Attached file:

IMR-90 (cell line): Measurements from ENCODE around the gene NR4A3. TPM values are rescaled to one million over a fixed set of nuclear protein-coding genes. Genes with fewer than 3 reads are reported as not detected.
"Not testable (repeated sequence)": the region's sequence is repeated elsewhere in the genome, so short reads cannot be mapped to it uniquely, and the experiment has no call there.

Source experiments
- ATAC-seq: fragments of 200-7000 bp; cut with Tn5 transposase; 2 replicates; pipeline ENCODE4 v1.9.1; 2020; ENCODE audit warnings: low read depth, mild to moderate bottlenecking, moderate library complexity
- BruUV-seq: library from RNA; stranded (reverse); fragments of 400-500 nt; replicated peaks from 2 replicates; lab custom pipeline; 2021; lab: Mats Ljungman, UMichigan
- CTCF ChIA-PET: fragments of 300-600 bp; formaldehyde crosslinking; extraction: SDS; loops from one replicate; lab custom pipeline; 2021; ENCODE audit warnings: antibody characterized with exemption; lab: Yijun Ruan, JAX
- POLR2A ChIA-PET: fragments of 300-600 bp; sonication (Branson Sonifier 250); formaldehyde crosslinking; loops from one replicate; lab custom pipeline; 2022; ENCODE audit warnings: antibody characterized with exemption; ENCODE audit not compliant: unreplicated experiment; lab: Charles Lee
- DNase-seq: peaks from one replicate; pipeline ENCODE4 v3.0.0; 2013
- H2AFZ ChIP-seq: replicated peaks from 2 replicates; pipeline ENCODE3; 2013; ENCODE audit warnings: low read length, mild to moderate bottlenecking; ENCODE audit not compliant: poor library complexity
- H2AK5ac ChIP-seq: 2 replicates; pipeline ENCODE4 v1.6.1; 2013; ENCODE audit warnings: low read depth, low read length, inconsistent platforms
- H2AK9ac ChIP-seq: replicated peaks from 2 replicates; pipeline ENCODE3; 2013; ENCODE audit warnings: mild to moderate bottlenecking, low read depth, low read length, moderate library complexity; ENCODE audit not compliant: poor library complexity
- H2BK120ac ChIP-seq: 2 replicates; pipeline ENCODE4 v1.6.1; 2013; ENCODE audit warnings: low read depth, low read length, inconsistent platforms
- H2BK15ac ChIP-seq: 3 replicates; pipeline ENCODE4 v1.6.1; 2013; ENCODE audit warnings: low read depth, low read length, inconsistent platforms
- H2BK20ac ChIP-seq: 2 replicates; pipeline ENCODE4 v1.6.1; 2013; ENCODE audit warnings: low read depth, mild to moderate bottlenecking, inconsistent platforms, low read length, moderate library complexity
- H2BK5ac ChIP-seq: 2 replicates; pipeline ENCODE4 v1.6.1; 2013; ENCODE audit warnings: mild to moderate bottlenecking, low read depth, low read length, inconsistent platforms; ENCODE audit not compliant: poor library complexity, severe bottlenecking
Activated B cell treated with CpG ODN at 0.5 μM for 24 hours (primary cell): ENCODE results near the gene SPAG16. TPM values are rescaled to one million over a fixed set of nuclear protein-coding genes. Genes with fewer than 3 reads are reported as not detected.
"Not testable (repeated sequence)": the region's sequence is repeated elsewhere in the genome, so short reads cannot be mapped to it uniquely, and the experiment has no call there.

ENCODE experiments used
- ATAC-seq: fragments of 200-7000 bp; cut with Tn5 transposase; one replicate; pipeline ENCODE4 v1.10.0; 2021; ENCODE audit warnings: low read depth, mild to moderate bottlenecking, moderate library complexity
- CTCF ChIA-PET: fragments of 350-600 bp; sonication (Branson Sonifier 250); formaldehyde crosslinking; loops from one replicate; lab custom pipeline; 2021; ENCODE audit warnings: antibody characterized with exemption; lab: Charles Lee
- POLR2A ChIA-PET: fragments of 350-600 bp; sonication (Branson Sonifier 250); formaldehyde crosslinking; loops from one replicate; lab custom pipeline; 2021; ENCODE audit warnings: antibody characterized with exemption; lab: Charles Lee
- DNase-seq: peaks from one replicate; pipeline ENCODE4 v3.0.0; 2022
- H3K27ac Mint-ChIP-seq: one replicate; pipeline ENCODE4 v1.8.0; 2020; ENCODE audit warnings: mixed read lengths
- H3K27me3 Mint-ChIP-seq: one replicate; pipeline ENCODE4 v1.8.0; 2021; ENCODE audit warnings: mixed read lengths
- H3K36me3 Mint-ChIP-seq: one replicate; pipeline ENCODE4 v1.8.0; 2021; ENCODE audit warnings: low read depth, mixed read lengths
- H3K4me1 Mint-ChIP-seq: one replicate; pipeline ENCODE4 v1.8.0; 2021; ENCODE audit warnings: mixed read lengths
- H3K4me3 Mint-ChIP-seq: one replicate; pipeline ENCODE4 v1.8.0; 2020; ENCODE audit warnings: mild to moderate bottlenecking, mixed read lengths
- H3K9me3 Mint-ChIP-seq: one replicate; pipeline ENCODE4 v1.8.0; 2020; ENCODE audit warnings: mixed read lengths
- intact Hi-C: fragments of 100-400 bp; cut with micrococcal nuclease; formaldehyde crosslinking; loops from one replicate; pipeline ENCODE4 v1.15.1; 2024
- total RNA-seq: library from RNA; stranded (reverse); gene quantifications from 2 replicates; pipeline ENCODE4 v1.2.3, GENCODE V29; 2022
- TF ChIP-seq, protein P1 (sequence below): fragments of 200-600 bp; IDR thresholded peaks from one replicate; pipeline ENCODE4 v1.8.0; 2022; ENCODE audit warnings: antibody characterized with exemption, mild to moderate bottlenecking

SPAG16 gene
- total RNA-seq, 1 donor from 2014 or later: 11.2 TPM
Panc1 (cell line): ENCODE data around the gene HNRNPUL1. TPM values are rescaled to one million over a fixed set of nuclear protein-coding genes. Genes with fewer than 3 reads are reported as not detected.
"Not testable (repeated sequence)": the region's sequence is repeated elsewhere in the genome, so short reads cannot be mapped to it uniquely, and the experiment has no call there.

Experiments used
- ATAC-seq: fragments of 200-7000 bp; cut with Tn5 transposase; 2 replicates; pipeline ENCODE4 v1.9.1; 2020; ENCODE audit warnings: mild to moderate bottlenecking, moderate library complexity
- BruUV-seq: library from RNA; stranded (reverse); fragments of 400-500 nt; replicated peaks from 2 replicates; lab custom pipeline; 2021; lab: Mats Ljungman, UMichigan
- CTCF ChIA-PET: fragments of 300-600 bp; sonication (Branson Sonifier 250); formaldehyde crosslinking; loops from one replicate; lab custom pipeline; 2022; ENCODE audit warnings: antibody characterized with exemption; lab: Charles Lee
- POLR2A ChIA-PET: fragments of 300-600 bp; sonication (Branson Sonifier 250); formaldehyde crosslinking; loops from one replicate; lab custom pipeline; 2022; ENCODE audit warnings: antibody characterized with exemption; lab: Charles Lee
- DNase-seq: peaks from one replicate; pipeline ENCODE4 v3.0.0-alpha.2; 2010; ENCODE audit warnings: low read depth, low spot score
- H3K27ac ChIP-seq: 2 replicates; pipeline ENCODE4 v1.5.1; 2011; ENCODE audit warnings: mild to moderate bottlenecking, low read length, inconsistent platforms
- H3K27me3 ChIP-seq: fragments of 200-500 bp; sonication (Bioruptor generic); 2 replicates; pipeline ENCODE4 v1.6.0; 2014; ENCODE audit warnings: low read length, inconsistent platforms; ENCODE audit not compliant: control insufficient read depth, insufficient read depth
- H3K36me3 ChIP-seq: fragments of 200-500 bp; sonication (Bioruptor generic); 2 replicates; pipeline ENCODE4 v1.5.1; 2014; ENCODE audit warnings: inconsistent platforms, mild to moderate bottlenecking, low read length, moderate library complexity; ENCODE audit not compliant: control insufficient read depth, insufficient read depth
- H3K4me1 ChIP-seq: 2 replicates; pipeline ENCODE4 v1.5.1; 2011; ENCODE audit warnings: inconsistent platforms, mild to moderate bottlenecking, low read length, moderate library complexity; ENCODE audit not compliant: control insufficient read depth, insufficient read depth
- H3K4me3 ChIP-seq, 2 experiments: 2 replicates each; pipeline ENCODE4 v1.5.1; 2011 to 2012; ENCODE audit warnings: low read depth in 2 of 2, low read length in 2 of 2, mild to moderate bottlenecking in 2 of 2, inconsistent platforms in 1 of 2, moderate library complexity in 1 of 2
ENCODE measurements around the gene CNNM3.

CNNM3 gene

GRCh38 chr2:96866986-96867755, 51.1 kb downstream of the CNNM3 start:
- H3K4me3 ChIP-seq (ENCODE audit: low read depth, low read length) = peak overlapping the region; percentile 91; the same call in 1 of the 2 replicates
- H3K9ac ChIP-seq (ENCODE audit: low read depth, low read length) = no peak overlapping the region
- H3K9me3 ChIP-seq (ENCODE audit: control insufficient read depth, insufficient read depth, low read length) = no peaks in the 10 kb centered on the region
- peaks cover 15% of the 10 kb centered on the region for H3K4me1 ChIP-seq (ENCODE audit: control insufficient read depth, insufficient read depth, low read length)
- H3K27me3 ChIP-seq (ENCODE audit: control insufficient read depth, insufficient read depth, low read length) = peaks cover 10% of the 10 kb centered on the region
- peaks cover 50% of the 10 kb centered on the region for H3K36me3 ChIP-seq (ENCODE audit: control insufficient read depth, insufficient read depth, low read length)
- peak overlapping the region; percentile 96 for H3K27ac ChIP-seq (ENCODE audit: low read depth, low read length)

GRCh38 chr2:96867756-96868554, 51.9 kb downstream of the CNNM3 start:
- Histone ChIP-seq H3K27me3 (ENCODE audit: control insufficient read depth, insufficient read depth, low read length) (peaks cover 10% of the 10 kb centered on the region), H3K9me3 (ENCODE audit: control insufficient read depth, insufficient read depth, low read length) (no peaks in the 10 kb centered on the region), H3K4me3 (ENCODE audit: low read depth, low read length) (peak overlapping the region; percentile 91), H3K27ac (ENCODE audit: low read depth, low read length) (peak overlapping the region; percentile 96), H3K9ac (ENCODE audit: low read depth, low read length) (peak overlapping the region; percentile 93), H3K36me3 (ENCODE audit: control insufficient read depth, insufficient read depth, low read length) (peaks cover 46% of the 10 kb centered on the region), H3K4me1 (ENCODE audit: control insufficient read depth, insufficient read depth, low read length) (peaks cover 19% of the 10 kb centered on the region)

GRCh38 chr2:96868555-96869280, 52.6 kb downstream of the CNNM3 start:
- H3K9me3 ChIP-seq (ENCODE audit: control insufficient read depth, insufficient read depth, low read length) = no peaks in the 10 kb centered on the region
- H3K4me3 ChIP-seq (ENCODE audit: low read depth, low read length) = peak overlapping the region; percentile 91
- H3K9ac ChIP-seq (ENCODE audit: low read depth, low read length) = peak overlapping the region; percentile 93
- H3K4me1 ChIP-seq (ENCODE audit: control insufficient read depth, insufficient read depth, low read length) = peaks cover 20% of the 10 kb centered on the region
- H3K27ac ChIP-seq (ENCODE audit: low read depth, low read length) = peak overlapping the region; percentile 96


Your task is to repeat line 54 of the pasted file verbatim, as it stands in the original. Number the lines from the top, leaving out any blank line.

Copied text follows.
- H3K27me3 ChIP-seq (ENCODE audit: control insufficient read depth, insufficient read depth, low read length) = peaks cover 10% of the 10 kb centered on the region